BIG BEND TEXAS: No Place to Think Small.

That’s the truth. With a landmass of more than 135,000 square miles, Big Bend National Park is huge.

The southern edge of Big Bend borders Mexico for 118 miles—a stretch #45 would like to see walled.

Which is how “Wally,” the talisman you’re about to meet, got his name.

Magellan and I wanted to see Boquillas Canyon on the eastern edge of the park where the Rio Grande forms a natural border between the US and Mexico. The walk in is less than a mile and we’d read that it was a great place to see the “Rio Sand,” the grandness of this once majestic river having trickled down to only a few yards in some places now.

Easy for a flood of illegal immigrants to enter the US here you’d think? What’s stopping them is a natural wall. The mighty Sierra Del Carmens in Mexico behind Boquillas Canyon loom, forebodingly—creating an almost mile-high fortress above the Rio Grande. The canyons in Big Bend are steeper, sheerer and narrower than any in the Grand Canyon. According to Indian legends, after the Great Spirit created the earth, he deposited all the leftover rocks here.

Boquillas Canyon (Boquillas means “little mouths” in Spanish, named for the numerous small openings in the limestone wall) shares its name with a village across the Rio Grande on the Mexican side. Magellan had read about the US Border Patrol shutting down access from Big Bend to Boquillas after 9/11, devastating for the villagers who are 160 miles from the nearest town in Mexico. The border reopened in 2013. The Boquillas International Ferry (a rowboat) enables visitors to daytrip or overnight in a B&B in the village. We decided a peek of the village from the road into Boquillas Canyon would suffice.

“Look at these creatures,” I said to Magellan. Fashioned from copper wire and jewel-coloured beads, an assortment of birds, insects and the like were positioned on rocks alongside the trail. Some were stickered with prices, like the scorpion I was especially drawn to. A sign on a small can read “Donations to the Boquillas School Fund.” The can was empty.

We have a rule in our house that I expect other jubilados also adhere to. The purchase of any new objet d’art must have unanimous approval. You can guess how Magellan felt about buying one of these hand-made Chihuahuan Desert creatures by his comment. “Let’s wait until we’re on our way out.”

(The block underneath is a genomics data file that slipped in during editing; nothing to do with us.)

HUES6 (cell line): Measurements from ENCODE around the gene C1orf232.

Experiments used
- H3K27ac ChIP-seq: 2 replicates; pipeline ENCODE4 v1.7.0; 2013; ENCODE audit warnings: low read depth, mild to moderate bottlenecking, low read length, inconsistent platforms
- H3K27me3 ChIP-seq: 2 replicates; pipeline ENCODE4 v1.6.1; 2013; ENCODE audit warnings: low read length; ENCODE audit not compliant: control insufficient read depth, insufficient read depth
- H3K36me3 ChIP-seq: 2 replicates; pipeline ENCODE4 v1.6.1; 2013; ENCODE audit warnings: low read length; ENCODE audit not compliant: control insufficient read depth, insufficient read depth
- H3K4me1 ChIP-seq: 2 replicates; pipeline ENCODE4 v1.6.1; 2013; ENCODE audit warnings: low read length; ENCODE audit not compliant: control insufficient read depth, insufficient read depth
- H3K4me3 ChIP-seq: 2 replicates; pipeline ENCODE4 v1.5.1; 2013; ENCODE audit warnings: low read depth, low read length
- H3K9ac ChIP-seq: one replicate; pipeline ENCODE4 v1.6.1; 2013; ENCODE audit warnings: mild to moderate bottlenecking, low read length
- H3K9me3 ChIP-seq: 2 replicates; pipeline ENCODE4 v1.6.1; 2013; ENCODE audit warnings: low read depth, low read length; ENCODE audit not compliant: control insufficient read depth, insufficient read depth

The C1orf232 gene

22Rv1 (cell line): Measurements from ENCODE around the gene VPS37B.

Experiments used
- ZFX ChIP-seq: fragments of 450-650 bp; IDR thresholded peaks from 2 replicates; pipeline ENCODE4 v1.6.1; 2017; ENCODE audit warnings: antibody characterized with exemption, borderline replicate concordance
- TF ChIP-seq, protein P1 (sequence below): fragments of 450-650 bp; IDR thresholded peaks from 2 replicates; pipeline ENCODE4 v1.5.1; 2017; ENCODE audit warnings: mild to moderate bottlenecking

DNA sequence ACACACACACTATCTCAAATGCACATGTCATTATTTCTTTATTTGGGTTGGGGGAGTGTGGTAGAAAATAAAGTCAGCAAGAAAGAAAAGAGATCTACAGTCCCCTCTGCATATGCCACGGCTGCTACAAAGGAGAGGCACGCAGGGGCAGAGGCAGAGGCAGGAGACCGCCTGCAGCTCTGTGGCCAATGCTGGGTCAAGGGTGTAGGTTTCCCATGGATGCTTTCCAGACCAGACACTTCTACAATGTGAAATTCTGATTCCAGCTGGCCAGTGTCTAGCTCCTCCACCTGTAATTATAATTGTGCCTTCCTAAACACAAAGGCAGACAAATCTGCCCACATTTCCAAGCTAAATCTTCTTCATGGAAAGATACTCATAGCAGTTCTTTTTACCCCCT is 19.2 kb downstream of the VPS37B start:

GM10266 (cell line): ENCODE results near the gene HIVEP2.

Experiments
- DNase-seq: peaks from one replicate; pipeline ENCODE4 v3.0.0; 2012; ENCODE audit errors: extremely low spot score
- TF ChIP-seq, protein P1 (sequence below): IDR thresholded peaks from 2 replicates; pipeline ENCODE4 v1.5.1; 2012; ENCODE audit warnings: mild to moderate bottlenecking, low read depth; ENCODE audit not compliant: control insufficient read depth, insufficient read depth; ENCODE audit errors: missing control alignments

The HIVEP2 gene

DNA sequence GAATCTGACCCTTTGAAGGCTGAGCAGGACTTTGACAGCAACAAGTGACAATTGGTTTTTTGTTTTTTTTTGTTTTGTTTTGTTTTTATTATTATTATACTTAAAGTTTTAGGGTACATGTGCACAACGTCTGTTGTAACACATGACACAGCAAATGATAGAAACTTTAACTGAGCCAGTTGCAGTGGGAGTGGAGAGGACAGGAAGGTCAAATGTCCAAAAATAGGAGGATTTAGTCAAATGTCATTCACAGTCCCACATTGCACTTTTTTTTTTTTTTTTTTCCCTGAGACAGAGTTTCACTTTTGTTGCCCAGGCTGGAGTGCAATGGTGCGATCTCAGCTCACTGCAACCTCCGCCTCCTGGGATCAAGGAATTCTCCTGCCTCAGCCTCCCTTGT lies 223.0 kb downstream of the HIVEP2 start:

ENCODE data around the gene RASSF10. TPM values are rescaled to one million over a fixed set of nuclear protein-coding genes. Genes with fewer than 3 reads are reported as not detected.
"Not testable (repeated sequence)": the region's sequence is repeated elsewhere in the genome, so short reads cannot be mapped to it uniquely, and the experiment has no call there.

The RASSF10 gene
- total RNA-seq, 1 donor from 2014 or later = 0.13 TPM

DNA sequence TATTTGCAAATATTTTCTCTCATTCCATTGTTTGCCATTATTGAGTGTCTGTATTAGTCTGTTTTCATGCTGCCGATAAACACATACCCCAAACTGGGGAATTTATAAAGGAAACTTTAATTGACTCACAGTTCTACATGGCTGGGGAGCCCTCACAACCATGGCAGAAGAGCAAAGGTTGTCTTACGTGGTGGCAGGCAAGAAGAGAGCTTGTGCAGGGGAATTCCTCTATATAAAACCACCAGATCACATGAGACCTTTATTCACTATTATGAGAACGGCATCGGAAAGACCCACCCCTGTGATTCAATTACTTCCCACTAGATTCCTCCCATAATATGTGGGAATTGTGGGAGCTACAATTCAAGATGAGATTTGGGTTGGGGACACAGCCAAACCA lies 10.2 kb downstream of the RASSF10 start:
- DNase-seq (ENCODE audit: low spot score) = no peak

We’d read about discussions to establish a bi-national park. But they’re moving slower than a scorpion, having begun even before the US declared Big Bend a national park in 1944. The Mexican government has designated more than four million acres of parkland on its side and Cemex, a Mexican multinational company, has bought up ranches along both sides of the river in the interests of land preservation.

We were the only people on the trail but above us on a huge sand dune, a handful of young people were climbing up and surfing down, taking cellies and selfies, their laughter echoing down the mountainside. Across the river, a green rowboat and a thatched shack indicated local presence.

We ambled along the river, refreshing in the 42° heat of the afternoon, until the path ended, blockaded by the canyon wall. It’s a pleasant stroll among reeds, grasses, opuntia (a more tender name for prickly pear cactus), creosote bushes, yuccas, mesquite and a few ocotillos, their orange flowers bright as the beads at the Boquillas Canyon “art market” that I could hardly wait to return to.

A guy about our age was checking out the merchandise when we arrived, a hiker from Montreal who has been coming to Big Bend for years. He told us about the contraband art market, that the money would be collected and go to the school in Boquillas, a village that he’d visited many times that now has about 200 people.

“I’ve been thinking we should have a talisman for Rove-Inn, like Lynn and Ward’s moose or Tashi’s Bhutanese good-luck charms. How about this one?”

For more than a year now, Wally, a few of his legs digging into the air vents on Rove-Inn’s console, has performed his duty—Rove-Inn has been accident-free. Will his namesake wall be built? One thing seems certain. There’ll be no big thinking about a bi-national park for awhile.

“What are you building?” asked the father of his three kids (all under the age of six) during their lunch break on a hike in Big Bend. “The wall,” they replied.


Parent, Laurence. Hiking Big Bend National Park. Guilford, Conn: Falcon Guides by Rowman & Littlefield, 2015.

Paumgarten, Nick. “Water and the Wall.” The New Yorker: April 23, 2018.

Williams, Terry Tempest. The Hour of Land. New York: Farrar , Straus & Giraux, 2016.

Here’s more info on travelling to Boquillas.

2 Responses

  1. Love your Wally and so appropriately named! Reminds me of a scorpion in our pathway near Cape Coast, Ghana. Our tour guide was freaking out as a man in his village had recently died of a scorpion bite. John and I, standing there in our sandals, weren’t too concerned. Obviously we survived.

    1. Coming from Saskatchewan, we’re not very familiar with lethal insects and reptiles. In Oman, our rooftop tent kept us safe above the scorpions and camel spiders that were hiding in ambush under “every” rock.

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